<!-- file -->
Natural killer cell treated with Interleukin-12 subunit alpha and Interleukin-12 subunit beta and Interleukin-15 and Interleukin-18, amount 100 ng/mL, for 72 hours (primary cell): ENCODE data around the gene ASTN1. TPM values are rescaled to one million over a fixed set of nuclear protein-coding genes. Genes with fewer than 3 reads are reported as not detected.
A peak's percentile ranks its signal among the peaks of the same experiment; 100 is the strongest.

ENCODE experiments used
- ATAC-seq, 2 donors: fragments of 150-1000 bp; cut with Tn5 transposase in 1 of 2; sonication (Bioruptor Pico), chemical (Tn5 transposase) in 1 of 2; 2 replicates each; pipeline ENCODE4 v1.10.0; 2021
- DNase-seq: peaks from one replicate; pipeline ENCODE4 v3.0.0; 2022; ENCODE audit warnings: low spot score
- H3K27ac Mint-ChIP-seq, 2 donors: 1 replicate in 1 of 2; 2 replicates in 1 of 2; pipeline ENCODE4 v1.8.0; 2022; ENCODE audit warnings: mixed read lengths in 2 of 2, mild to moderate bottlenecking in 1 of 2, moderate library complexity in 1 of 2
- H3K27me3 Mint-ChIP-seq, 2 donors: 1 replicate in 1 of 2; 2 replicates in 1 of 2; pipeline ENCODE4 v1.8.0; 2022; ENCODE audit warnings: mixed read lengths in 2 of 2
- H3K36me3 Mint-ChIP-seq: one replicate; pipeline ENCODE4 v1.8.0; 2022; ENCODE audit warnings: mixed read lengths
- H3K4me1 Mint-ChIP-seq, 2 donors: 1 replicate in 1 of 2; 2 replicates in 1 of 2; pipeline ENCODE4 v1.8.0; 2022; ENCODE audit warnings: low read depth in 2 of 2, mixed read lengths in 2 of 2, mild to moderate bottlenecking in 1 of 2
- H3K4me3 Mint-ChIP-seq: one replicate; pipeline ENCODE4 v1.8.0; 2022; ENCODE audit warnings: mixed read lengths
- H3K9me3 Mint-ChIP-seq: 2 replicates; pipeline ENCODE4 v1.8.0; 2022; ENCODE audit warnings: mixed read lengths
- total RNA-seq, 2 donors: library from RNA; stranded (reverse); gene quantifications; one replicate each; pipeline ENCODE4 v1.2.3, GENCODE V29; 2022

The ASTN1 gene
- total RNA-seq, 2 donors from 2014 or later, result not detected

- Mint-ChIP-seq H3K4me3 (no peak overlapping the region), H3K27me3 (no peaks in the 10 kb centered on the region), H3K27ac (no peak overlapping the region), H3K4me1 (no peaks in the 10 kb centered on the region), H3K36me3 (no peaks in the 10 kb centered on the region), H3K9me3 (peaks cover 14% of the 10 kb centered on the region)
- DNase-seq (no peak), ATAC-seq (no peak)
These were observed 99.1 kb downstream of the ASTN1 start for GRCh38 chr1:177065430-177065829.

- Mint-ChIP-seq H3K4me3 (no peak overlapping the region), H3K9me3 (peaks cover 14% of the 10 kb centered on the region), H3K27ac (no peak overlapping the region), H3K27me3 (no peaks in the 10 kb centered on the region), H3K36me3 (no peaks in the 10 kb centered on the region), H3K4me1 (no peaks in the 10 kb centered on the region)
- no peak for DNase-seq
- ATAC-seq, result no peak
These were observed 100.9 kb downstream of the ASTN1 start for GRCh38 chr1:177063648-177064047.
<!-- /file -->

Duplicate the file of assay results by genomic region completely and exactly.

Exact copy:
Natural killer cell treated with Interleukin-12 subunit alpha and Interleukin-12 subunit beta and Interleukin-15 and Interleukin-18, amount 100 ng/mL, for 72 hours (primary cell): ENCODE data around the gene ASTN1. TPM values are rescaled to one million over a fixed set of nuclear protein-coding genes. Genes with fewer than 3 reads are reported as not detected.
A peak's percentile ranks its signal among the peaks of the same experiment; 100 is the strongest.

ENCODE experiments used
- ATAC-seq, 2 donors: fragments of 150-1000 bp; cut with Tn5 transposase in 1 of 2; sonication (Bioruptor Pico), chemical (Tn5 transposase) in 1 of 2; 2 replicates each; pipeline ENCODE4 v1.10.0; 2021
- DNase-seq: peaks from one replicate; pipeline ENCODE4 v3.0.0; 2022; ENCODE audit warnings: low spot score
- H3K27ac Mint-ChIP-seq, 2 donors: 1 replicate in 1 of 2; 2 replicates in 1 of 2; pipeline ENCODE4 v1.8.0; 2022; ENCODE audit warnings: mixed read lengths in 2 of 2, mild to moderate bottlenecking in 1 of 2, moderate library complexity in 1 of 2
- H3K27me3 Mint-ChIP-seq, 2 donors: 1 replicate in 1 of 2; 2 replicates in 1 of 2; pipeline ENCODE4 v1.8.0; 2022; ENCODE audit warnings: mixed read lengths in 2 of 2
- H3K36me3 Mint-ChIP-seq: one replicate; pipeline ENCODE4 v1.8.0; 2022; ENCODE audit warnings: mixed read lengths
- H3K4me1 Mint-ChIP-seq, 2 donors: 1 replicate in 1 of 2; 2 replicates in 1 of 2; pipeline ENCODE4 v1.8.0; 2022; ENCODE audit warnings: low read depth in 2 of 2, mixed read lengths in 2 of 2, mild to moderate bottlenecking in 1 of 2
- H3K4me3 Mint-ChIP-seq: one replicate; pipeline ENCODE4 v1.8.0; 2022; ENCODE audit warnings: mixed read lengths
- H3K9me3 Mint-ChIP-seq: 2 replicates; pipeline ENCODE4 v1.8.0; 2022; ENCODE audit warnings: mixed read lengths
- total RNA-seq, 2 donors: library from RNA; stranded (reverse); gene quantifications; one replicate each; pipeline ENCODE4 v1.2.3, GENCODE V29; 2022

The ASTN1 gene
- total RNA-seq, 2 donors from 2014 or later, result not detected

- Mint-ChIP-seq H3K4me3 (no peak overlapping the region), H3K27me3 (no peaks in the 10 kb centered on the region), H3K27ac (no peak overlapping the region), H3K4me1 (no peaks in the 10 kb centered on the region), H3K36me3 (no peaks in the 10 kb centered on the region), H3K9me3 (peaks cover 14% of the 10 kb centered on the region)
- DNase-seq (no peak), ATAC-seq (no peak)
These were observed 99.1 kb downstream of the ASTN1 start for GRCh38 chr1:177065430-177065829.

- Mint-ChIP-seq H3K4me3 (no peak overlapping the region), H3K9me3 (peaks cover 14% of the 10 kb centered on the region), H3K27ac (no peak overlapping the region), H3K27me3 (no peaks in the 10 kb centered on the region), H3K36me3 (no peaks in the 10 kb centered on the region), H3K4me1 (no peaks in the 10 kb centered on the region)
- no peak for DNase-seq
- ATAC-seq, result no peak
These were observed 100.9 kb downstream of the ASTN1 start for GRCh38 chr1:177063648-177064047.